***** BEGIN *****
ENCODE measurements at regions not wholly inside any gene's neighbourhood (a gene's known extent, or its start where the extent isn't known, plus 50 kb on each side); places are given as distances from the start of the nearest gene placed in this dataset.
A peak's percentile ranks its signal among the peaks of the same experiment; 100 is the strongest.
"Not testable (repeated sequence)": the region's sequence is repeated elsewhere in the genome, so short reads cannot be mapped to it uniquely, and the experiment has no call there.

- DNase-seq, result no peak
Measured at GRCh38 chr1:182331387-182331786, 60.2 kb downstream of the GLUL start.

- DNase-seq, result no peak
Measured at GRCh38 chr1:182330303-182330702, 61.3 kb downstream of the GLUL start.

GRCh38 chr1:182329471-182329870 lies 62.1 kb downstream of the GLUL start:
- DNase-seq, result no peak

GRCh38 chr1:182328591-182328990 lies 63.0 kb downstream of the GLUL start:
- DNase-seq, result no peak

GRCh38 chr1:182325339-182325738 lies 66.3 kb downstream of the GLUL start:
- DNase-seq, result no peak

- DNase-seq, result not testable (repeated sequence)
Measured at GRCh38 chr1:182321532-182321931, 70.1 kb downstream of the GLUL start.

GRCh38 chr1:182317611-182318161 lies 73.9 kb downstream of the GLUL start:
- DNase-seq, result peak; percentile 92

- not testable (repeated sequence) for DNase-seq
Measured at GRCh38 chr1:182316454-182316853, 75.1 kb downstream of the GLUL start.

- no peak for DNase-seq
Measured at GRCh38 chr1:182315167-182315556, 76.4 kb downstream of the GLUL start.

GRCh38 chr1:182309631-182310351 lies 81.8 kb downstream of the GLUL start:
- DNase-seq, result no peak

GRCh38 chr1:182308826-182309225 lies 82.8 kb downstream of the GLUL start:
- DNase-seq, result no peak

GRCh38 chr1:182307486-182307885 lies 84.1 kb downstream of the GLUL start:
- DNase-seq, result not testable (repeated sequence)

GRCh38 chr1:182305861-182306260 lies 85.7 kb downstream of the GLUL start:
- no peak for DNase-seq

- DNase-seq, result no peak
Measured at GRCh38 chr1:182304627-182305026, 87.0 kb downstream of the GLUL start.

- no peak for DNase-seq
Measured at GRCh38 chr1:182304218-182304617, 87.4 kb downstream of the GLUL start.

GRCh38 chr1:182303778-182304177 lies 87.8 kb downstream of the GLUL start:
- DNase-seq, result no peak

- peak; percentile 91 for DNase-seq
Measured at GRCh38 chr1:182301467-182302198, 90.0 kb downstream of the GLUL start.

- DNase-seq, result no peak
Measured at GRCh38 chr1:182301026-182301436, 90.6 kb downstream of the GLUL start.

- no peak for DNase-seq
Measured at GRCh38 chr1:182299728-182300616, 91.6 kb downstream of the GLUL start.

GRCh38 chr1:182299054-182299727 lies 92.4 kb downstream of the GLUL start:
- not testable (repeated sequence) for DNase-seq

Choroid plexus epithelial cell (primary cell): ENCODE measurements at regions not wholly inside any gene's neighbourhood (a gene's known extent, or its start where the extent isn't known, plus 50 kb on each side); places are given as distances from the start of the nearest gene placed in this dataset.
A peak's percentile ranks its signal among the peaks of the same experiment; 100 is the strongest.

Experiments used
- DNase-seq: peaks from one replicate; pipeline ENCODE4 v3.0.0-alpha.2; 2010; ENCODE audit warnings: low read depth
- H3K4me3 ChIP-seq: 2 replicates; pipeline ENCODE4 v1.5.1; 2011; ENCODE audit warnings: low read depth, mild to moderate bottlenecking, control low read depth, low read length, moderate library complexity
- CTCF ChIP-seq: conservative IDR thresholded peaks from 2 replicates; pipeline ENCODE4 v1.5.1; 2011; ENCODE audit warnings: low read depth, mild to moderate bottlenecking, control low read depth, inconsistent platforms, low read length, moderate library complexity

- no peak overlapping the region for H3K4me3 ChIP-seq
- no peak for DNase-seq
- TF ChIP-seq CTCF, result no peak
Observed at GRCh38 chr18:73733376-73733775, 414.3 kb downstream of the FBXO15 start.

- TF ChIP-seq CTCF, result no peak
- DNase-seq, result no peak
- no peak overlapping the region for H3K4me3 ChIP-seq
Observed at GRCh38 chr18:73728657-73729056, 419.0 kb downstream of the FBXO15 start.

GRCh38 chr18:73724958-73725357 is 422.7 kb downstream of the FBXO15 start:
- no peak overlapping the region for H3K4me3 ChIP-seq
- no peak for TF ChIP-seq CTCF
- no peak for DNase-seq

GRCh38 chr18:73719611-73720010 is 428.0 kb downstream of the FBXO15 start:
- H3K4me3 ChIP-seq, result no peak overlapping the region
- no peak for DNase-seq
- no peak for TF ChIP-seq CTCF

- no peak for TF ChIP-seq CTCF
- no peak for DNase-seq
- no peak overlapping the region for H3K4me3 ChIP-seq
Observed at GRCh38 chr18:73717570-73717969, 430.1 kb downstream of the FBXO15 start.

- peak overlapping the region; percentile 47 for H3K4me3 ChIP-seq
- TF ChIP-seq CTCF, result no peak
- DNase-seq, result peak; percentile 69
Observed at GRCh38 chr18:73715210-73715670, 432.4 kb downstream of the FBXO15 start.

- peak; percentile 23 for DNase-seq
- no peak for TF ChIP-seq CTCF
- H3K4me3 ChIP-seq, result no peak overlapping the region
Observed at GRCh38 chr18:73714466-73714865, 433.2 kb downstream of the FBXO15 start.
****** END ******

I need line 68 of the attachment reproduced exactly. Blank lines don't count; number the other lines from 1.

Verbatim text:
- no peak overlapping the region for H3K4me3 ChIP-seq